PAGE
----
What Did Jesus Say?

Now and then I will see a  Facebook post by a modern-day Pharisee who claims “Jesus said this,” or “Jesus said that”, without including the Scripture reference. I’ve been a student of the Bible for forty years, but my response is often, “Really? I don’t remember Him saying that.”

I’ll search the Gospels for the reference. Sometimes the quotation has been cherry-picked out of context, sometimes misquoted. Other times, the quote is just plain revisionist scripture.

These occasions led me to want to better educate myself about what Jesus actually said. Thinking a red-letter edition of the Bible would be helpful, I looked through the several translations and editions we had at home. I found no suitable Bible to use. The only red-letter edition on hand was a small, King James gift Bible I had received as a child. The print was way too small for my 67-year-old eyes. Besides, King James language, although poetic and beautiful, can no longer be considered the vernacular. I needed something I could read and understand.

I went Bible shopping. I was overwhelmed by the wide range of choices, none of which was within my budget. There were large tomes with large print and space for taking notes, small Bibles with too-small print, myriad translations, even a few with the words of Jesus in red.

I also found something called journaling Bibles. These are intended for those who do art work in their Bibles in response to Scripture. Margins are ample, paper is sturdy; some even include drawings to be colored. (I consulted Pinterest. Apparently Bible journaling is quite a fad. It is telling that I found a greater variety of these in the craft store than in the book store, artfully displayed next to specialty “Bible journaling markers” and lettering templates. Someone is making a green killing on these.)

I threw up my hands in frustration and did not buy a new Bible that day. Instead, I bought a pink Bible highlighter–the kind that is erasable and will not bleed through thin paper. I would make my own red-letter edition.

The plan? Using my favorite study Bible, I would read the Gospels as an Advent discipline. As I read, I would highlight Jesus’ words with pink. I am not the most consistent, disciplined student. I have made progress, but Advent was over months ago. Here it is June, and I’ve reached the 16th chapter of Luke. That speaks to my humanness, I suppose.

Not having a deadline to finish has its advantages. I’ve been able to go at my own pace, thinking about what I read. Reading the Christmas story right after Easter gave me a new perspective. I read it not as a routine ritual, but as something to consider in relation to the Resurrection.

The highlighter has also slowed me down. I have focused on Jesus’ words. Even His shortest utterances have a power I had not before realized.

I’m glad I undertook this red-letter project. It continues to teach me much.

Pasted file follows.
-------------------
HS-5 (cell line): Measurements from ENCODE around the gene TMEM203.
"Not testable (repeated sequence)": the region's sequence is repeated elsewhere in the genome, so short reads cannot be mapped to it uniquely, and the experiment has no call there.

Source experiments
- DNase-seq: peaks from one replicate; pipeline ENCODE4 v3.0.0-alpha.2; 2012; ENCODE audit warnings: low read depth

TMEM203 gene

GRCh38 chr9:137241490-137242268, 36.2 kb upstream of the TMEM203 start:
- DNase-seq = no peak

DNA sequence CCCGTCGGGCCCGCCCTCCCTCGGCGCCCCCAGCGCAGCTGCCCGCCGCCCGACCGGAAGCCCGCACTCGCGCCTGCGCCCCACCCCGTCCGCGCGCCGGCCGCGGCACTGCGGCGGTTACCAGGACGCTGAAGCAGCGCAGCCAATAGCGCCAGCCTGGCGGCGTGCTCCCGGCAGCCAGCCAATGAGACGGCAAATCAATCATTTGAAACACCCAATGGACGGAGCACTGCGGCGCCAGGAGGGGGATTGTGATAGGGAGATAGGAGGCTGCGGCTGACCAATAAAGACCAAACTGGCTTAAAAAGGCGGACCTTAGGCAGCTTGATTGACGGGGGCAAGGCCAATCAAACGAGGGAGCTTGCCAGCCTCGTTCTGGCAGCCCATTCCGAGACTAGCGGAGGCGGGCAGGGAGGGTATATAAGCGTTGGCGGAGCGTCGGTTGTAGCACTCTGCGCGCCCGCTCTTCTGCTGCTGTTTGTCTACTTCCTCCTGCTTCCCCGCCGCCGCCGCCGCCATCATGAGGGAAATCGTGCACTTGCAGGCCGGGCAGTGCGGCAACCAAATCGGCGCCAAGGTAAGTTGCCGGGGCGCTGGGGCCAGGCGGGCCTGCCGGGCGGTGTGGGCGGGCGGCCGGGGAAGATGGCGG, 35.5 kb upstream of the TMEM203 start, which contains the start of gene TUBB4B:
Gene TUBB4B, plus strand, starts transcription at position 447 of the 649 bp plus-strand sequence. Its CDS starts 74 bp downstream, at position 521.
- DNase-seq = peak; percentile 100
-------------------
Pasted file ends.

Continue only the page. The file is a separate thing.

Bible pix

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Praying for the World

Donald Trump has the nuclear codes. Kim Jong Un has been launching test missiles. Neither man seems even remotely mentally stable.

I am old enough to remember the shadow of the Cold War. I was very young, so I did not understand; yet vivid memories of that time remain.

When a plane flew by overhead, I ducked.

I played school with the older girl next door. She pulled out a map of the world. The “lesson” was about Russia’s threat to bomb Moscow, Idaho, because Moscow stole the name of their city.

Such is the way children play out what they overhear adults say in hushed conversations, thinking the children won’t hear.

Now that I am old enough to understand, it’s much scarier this time.

I cannot begin to envision the annihilation of a nuclear war. One need only look back a few decades, though, to see the aftermath of only two bombs–the ones dropped on Hiroshima and Nagasaki.

So I am saying extra prayers these days for the world–for its safety, for its preservation, for the sanity of its leaders, for peace.

Lord, help us.

duerer_praying_hands

Photo: public domain

…about Praying for Enemies

Before becoming a Christian in 1979, I read the Bible. All of it. I wanted to know what I was signing onto when I joined the church. Shortly after that, during the Iran Hostage Crisis, I prayed for the Ayatollah Khomeini to know Jesus. I was quickly and soundly chastised by another church member.

Huh? Isn’t that what I was supposed to do? Having read in the Bible that we are to pray for our enemies (Matthew 5:43-48), I was fairly certain I was doing the right thing. Jesus himself set the example while on the Cross, praying, “Father, forgive them; for they do not know what they are doing.” (Luke 23:34a)

Still, the disapproval of the fellow church member stung me to the core. Was I somehow wrong? Had Jesus mentioned an exception that I had missed in my initial reading of the Scriptures? Today, after years of study and prayer, I remain convinced that I was right to pray for the Ayatollah.

I was reminded of that long-ago incident Sunday when someone in church requested prayers for our enemies; in her next breath she mentioned President Trump. I cannot pretend to have read her mind. Was the implication that Trump is an enemy intentional, or merely coincidence?

It is only fair that I tell you I did not support Trump for election. I do not believe he is doing a good job as President. I believe his behavior is erratic, reckless, and dangerous. I do not like him.

Enemy or not, regardless of political views, the President needs and deserves the prayers of anyone who believes in prayer. Jesus said so.

That brings me to my dilemma.